Native American heritage is celebrated throughout the United States during the month of November, with special events organized to shed a light on the contributions that the culture has provided to society. These events are a good source of knowledge and exposure to Native American culture, food and arts for the whole family. Following are five opportunities for your family to learn about the tribes that originally lived in the Los Angeles area and the reasons for which they chose this beautiful land.
Desiring to represent the authentic voice of the Native American, this film festival places Native American filmmakers in the spotlight and introduces them to large audiences. With films that represent the culture’s legacy in the mainstream society, the festival also strives to alleviate stereotyping. Following the pattern of other film festivals, the event opens and closes with ceremonies and award galas. The films scheduled to be showcased are listed here.
Western Heritage Family Day at The Autry
4700 Western Heritage Way
Los Angeles, CA 90027
Date: Nov. 18, 11 a.m. to 5 p.m.
Price: $11 adults/$5 children/$7 seniors and students/free for Autry members
In celebration of the Native American Heritage Month, The Autry has a full day of events honoring the heritage of the Native Americans who have contributed to American society. There will be a story time at noon with Navajo writer and poet Harrison Lowe, who has participated in movies and television shows. The day will also provide opportunities to tour the museum, do craft activities and listen to good music.
Haramokngna American Indian Cultural Center
Red Box Saddle
Forest Route 2N24
Palmdale, CA 93550
This cultural center on the Red Box Saddle provides a way for visitors to learn and understand the ways of the five tribes original to the San Gabriel Mountains: the Tongva, Tataviam, Serrano, Kitanemuk and Chumash. It also contains the story of Toypurina, a woman who led a revolt against the San Gabriel Mission at the time when the tribe’s men were being gathered to become its property. A second building named after her displays Native American art and contains a learning center. On Nov. 11, a Rabbit Pelt Workshop is scheduled to teach visitors how to make garments out of rabbit skins. A $25 fee for the rabbit pelts will allow you to take home your own rabbit garments.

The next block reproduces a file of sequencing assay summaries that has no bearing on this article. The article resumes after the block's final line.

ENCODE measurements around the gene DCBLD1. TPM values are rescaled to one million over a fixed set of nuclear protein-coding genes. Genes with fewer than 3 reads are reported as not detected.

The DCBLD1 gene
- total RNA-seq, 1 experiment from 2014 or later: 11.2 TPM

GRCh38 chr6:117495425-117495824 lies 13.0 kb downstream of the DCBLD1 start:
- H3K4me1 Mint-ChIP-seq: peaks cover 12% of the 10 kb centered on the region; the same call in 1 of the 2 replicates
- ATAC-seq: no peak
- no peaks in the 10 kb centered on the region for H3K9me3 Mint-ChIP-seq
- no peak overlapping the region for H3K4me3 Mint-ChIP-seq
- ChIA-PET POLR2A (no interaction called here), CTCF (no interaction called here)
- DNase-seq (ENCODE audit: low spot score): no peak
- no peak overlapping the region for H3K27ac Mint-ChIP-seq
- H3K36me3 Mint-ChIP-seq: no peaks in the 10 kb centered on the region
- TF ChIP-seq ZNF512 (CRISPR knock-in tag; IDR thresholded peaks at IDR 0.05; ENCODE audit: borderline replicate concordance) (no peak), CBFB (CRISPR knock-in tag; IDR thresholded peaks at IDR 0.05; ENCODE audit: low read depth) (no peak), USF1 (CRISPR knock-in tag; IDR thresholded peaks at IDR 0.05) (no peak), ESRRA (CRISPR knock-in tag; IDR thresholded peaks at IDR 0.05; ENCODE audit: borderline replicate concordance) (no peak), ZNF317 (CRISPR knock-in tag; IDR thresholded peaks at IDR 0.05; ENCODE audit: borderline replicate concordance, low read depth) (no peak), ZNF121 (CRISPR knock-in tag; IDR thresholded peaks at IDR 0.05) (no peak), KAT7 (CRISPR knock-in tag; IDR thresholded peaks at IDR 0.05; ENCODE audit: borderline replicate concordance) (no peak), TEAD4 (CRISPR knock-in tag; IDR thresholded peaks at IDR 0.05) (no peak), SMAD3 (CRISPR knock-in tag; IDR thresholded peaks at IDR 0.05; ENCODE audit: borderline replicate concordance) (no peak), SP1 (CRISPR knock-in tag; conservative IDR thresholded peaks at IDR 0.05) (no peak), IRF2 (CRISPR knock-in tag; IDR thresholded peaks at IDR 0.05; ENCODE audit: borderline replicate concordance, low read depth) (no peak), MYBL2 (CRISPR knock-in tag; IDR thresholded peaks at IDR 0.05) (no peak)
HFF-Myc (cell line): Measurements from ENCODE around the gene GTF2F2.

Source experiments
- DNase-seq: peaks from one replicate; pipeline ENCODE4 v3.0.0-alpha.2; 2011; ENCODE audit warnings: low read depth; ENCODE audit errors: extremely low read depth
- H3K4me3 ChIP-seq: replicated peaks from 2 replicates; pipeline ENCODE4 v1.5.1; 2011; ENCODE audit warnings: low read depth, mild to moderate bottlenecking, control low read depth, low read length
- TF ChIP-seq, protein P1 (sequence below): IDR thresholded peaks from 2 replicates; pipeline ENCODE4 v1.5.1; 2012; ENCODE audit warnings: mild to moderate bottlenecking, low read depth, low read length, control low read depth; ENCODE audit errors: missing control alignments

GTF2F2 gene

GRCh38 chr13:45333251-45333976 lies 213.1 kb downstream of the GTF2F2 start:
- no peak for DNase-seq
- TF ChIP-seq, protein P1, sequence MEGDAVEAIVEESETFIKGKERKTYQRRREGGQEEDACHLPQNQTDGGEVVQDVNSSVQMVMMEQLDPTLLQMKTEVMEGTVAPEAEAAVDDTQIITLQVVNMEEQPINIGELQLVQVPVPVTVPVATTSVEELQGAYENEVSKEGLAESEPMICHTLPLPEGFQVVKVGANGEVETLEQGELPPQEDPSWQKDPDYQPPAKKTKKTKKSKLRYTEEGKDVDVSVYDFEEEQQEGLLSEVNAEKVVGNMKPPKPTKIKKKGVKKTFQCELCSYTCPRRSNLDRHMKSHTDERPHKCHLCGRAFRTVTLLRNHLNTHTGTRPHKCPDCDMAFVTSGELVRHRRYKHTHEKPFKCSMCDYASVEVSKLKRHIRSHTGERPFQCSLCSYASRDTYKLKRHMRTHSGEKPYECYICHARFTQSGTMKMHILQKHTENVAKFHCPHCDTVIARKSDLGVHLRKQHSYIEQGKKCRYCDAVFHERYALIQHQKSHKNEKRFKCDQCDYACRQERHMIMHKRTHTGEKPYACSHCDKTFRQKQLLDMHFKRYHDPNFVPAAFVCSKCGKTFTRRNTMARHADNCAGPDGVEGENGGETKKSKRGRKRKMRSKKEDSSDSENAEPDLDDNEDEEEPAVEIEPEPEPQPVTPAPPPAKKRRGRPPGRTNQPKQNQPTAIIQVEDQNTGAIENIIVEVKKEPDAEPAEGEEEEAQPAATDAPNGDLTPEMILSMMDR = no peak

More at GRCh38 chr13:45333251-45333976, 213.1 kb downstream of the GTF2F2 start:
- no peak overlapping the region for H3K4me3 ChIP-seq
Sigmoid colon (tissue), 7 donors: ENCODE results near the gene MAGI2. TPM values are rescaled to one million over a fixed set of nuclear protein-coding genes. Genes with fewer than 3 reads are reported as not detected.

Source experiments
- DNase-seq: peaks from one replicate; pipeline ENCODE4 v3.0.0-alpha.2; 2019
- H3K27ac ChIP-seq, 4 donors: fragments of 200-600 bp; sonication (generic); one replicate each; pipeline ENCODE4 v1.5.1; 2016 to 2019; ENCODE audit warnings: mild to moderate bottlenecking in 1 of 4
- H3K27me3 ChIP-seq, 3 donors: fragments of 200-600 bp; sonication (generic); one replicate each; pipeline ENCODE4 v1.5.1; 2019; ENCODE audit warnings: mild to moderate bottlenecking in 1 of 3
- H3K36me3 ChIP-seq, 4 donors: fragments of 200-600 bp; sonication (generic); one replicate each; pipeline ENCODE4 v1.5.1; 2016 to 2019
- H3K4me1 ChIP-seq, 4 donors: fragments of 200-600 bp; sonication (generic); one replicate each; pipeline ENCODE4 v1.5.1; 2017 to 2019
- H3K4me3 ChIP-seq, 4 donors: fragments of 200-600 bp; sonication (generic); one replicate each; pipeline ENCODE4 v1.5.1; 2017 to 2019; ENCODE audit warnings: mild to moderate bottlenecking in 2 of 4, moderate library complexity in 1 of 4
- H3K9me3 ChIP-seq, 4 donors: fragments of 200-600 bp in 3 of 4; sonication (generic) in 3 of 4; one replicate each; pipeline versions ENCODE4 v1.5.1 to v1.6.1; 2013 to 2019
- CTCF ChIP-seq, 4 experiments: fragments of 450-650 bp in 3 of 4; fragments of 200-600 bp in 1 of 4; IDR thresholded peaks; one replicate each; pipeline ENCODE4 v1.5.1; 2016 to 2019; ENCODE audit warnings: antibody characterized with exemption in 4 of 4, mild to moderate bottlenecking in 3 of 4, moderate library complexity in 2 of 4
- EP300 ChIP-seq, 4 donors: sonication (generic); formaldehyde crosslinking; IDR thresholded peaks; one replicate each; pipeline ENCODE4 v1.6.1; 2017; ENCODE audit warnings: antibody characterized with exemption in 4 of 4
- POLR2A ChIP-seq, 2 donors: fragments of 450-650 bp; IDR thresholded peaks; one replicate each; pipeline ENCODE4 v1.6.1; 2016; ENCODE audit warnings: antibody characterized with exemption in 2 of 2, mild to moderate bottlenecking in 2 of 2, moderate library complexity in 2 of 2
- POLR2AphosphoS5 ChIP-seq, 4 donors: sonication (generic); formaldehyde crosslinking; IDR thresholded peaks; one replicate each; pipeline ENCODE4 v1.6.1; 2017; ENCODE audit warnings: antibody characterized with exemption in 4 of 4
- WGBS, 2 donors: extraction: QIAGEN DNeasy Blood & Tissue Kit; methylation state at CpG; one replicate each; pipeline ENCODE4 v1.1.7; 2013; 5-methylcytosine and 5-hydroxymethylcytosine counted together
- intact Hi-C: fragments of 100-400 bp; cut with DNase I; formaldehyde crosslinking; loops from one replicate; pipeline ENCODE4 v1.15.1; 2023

Related: Best Fall Festivals in LA
Southwest Museum of the American Indian Collection
234 Museum Drive
Los Angeles, CA 90065
Date: Saturdays, 10 a.m. to 4 p.m.
The Southwest Museum of the American Indian Collection is part of the Autry National Center but is located in the Mount Washington area, near the 110 freeway. The Saturday tours of the conservation work there, as well as some small exhibits of ceramics and artifacts, are available between the hours listed above. Visitors can also enjoy the ethno-botanical garden near the Arroyo Seco. Please note that what is open to the public is just a few areas of the entire facility, which The Autry is mostly using for the conservation of the collection they hope to move to the main museum at Griffith Park sometime next year.
Tongva Exhibit at Heritage Park
12100 Mora Drive
Santa Fe Springs, CA 90670
In celebration of the Tongva tribe, which many years ago had a village near where Heritage Park now stands, this exhibit includes recreations of their “kiches,” or homes, which were domes constructed with tule reeds and willow. A stroll through the exhibit, while listening to the music from the stream, may give you an idea of why the Tongvas chose this land as their home.
Dena Burroughs is a freelance writer living in Azusa, CA. She is a CSULA graduate with specialties in Creative Writing and Communications. Her work can be found at Examiner.com.